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HRSJ 5041
Human Rights and Social Justice Field Experience

3 credits
Students investigate research problems related to human rights and social justice by working with relevant organizations and groups. With the help of the Arts Graduate Coordinator, students partner with local, provincial, national, or international organizations or groups that do work related to human rights and social justice. Students conduct research or work on research projects developed in agreement with the partner organizations or groups. Prerequisites: There are no prerequisites for this course, but completion of HRSJ 5030 or HRSJ 5031 is recommended.
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HRSJ 5110
Genocide in the 20th Century (0,3,0)

3 credits
Students investigate an interdisciplinary approach to the complex issues of genocide from a philosophical, historical, and literary perspective. Variable elements of the course include particular case studies of genocide, the use of language, the role of eugenics and colonialism, ethical and moral considerations, and international efforts to define and tackle the various kinds of genocide. Using a variety of sources and methodologies, students start to formulate an original contribution to the increasingly important field of genocide studies.
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HRSJ 5111
Genocide in the 20th Century

3 credits
Students investigate an interdisciplinary approach to the complex issues of genocide from a philosophical, historical, and literary perspective. Variable elements of the course include particular case studies of genocide, the use of language, the role of eugenics and colonialism, ethical and moral considerations, and international efforts to define and tackle the various kinds of genocide. Using a variety of sources and methodologies, students start to formulate an original contribution to the increasingly important field of genocide studies.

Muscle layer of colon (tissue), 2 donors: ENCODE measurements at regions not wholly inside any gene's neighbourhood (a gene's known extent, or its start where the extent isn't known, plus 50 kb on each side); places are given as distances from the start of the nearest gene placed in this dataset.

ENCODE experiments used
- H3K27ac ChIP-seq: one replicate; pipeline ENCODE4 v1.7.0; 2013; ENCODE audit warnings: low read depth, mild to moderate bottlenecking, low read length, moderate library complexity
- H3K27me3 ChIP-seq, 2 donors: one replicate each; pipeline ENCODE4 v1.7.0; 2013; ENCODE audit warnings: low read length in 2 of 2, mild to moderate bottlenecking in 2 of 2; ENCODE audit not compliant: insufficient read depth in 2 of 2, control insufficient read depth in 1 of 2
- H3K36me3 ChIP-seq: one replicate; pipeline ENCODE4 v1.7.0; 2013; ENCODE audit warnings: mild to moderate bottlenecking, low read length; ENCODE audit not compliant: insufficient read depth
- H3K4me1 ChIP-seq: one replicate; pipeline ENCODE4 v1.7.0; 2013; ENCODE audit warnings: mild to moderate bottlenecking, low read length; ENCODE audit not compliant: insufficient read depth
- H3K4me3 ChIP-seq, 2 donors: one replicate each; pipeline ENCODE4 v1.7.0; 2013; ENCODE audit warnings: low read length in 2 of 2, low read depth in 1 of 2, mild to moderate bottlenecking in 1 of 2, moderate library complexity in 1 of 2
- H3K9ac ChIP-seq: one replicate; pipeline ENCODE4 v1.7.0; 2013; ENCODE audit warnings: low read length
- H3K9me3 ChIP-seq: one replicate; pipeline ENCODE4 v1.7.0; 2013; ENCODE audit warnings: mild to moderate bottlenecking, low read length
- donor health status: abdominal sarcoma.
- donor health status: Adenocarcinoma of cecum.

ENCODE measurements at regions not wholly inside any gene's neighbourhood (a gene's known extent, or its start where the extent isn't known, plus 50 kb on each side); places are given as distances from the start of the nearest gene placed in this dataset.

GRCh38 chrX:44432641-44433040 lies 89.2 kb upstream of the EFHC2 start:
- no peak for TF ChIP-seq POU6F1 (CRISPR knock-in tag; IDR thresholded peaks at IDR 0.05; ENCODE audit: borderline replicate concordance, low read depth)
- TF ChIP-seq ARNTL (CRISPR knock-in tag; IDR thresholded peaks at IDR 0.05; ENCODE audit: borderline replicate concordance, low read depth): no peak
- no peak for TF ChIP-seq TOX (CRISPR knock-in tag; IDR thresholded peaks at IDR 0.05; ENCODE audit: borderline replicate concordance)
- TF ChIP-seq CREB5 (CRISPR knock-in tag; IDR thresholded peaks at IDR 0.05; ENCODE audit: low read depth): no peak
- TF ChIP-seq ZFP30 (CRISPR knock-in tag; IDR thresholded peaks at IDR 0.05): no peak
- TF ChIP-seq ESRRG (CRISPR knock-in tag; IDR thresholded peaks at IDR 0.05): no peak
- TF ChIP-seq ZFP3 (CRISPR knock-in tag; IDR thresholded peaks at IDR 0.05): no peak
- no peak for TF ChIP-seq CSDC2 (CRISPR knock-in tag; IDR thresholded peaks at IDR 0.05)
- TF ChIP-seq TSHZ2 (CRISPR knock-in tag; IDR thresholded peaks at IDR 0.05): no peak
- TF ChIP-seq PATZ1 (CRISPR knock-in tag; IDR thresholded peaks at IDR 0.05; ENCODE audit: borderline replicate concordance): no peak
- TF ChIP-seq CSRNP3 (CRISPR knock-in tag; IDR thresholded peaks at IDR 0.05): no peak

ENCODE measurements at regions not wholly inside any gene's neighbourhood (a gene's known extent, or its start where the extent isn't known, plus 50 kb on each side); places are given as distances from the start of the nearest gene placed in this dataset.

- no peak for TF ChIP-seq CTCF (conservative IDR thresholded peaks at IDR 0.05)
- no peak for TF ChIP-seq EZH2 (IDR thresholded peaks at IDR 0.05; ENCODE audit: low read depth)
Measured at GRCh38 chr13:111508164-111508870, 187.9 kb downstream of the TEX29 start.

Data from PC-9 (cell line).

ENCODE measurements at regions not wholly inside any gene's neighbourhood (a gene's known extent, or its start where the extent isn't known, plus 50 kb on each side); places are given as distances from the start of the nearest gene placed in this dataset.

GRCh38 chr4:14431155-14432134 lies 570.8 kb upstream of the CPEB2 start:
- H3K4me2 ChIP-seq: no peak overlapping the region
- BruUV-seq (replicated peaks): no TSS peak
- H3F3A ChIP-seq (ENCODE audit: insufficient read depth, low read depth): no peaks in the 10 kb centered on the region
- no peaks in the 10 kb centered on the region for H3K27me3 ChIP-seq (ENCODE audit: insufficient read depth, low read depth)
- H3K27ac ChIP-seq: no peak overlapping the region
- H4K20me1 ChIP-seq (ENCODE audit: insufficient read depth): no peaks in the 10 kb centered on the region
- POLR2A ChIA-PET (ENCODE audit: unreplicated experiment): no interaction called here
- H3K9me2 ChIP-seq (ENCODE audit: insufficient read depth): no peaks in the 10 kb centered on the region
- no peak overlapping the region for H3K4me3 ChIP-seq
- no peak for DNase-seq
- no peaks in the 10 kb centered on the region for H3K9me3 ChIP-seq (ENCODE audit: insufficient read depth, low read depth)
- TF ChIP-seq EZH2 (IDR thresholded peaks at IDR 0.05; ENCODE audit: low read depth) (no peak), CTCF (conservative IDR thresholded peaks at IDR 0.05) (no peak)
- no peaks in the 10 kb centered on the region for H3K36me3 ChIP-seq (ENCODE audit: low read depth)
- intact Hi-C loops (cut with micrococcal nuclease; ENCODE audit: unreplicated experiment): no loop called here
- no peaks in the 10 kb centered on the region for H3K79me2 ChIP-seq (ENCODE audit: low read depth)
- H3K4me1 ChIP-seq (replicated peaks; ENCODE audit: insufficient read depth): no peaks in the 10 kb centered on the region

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HRSJ 5120
Settler Colonialism: Decolonization and Responsibility (0,3,0)

3 credits
Students explore the operation of settler colonialism as a distinct ongoing structure rather than an historical event. Students examine settler colonialism as a cultural project of overt colonial domination producing a new entity, such as Canada, the United States, Australia, and New Zealand, and thus premised on the ongoing dispossession of Indigenous Peoples from land. By investigating the process of settler colonialism as it emerged out of colonial expansion and domination globally and attending to the ways in which settler colonalism manifests and maintains itself locally, students will examine themselves in relation to settler colonialism.
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HRSJ 5121
Settler Colonialism: Decolonization and Responsibility

3 credits
Students explore the operation of settler colonialism as a distinct ongoing structure rather than an historical event. Students examine settler colonialism as a cultural project of overt colonial domination producing a new entity, such as Canada, the United States, Australia, and New Zealand, and thus premised on the ongoing dispossession of Indigenous Peoples from land. By investigating the process of settler colonialism as it emerged out of colonial expansion and domination globally and attending to the ways in which it manifests and maintains itself locally, students will examine themselves in relation to settler colonialism.
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HRSJ 5130
Body Rights: Systems and Social Movements (0,3,0)

3 credits
Students explore the ways that body rights are understood, accepted, and contested in global historical and contemporary case studies. Through an intersectional lens, students deepen their understanding of theoretical, social, and historical underpinnings of body rights. Through case studies, students investigate systemic inequalities and consider ways to advocate for body rights in different local and global contexts.